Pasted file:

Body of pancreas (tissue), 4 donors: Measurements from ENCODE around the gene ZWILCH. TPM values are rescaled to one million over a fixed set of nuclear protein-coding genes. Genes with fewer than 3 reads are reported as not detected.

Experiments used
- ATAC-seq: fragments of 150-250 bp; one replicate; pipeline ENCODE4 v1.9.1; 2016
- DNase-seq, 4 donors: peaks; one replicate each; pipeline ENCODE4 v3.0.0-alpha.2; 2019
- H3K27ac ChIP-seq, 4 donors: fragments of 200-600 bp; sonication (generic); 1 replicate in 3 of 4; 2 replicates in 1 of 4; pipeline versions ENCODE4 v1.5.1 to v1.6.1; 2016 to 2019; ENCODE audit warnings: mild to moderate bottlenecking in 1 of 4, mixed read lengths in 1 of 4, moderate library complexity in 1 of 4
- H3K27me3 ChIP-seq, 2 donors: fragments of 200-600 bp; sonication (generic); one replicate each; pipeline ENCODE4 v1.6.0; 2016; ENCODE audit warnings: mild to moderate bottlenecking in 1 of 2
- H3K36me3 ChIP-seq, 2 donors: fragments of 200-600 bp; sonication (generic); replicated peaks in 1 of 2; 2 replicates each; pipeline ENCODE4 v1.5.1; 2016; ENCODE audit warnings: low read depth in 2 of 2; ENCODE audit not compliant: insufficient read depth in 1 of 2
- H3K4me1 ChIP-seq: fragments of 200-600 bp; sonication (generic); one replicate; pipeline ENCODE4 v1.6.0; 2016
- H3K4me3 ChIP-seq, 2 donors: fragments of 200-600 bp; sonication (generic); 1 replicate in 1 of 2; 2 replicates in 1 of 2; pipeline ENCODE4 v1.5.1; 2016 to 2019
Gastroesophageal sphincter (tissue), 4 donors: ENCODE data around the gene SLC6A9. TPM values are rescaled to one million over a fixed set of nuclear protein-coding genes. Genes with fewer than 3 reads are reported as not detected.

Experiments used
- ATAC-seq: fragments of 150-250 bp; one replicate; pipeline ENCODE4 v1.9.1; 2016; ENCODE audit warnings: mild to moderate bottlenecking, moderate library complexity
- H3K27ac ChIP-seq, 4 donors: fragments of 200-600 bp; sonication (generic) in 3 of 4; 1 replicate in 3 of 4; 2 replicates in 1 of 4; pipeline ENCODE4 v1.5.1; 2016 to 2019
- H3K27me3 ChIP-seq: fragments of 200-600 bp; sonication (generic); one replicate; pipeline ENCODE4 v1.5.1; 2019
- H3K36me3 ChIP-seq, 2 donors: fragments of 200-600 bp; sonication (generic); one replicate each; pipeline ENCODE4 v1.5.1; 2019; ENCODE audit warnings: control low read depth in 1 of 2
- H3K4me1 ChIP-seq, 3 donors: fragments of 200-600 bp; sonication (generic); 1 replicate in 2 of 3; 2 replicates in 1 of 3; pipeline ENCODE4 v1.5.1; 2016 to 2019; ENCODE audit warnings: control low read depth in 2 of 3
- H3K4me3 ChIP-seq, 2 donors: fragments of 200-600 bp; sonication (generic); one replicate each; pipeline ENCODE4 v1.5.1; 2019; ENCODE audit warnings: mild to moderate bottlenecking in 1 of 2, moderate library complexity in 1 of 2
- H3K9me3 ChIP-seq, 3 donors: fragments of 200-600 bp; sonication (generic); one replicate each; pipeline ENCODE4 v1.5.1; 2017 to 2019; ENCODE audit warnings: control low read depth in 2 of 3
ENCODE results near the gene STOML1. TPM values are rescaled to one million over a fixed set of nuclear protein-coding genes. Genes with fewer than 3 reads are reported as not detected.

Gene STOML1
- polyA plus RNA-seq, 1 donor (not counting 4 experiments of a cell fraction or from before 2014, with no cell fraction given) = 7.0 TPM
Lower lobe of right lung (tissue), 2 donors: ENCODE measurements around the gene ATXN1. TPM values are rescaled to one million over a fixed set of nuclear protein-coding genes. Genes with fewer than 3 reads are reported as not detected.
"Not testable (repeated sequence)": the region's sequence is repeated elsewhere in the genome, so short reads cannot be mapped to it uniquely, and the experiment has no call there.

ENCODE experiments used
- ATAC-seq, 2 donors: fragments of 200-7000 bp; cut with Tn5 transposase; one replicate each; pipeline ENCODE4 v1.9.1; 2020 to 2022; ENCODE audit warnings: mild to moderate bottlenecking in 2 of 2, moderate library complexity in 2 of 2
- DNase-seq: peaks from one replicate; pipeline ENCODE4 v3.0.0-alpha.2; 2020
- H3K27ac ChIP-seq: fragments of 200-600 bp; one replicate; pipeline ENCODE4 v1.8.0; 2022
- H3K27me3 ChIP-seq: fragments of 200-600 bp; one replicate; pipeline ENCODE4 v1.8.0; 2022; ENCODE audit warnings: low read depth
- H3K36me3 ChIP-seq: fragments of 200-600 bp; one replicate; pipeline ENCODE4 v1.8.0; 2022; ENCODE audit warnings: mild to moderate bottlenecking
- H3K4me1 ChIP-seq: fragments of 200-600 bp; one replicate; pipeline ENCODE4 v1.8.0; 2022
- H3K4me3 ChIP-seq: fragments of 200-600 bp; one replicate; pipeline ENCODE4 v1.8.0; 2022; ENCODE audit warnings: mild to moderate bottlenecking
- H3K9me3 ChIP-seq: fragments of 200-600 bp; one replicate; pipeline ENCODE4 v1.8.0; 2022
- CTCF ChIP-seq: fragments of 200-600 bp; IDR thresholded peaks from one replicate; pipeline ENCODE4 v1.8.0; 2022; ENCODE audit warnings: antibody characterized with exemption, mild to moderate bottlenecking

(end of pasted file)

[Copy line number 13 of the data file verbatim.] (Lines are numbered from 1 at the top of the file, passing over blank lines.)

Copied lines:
- H3K27ac ChIP-seq, 4 donors: fragments of 200-600 bp; sonication (generic) in 3 of 4; 1 replicate in 3 of 4; 2 replicates in 1 of 4; pipeline ENCODE4 v1.5.1; 2016 to 2019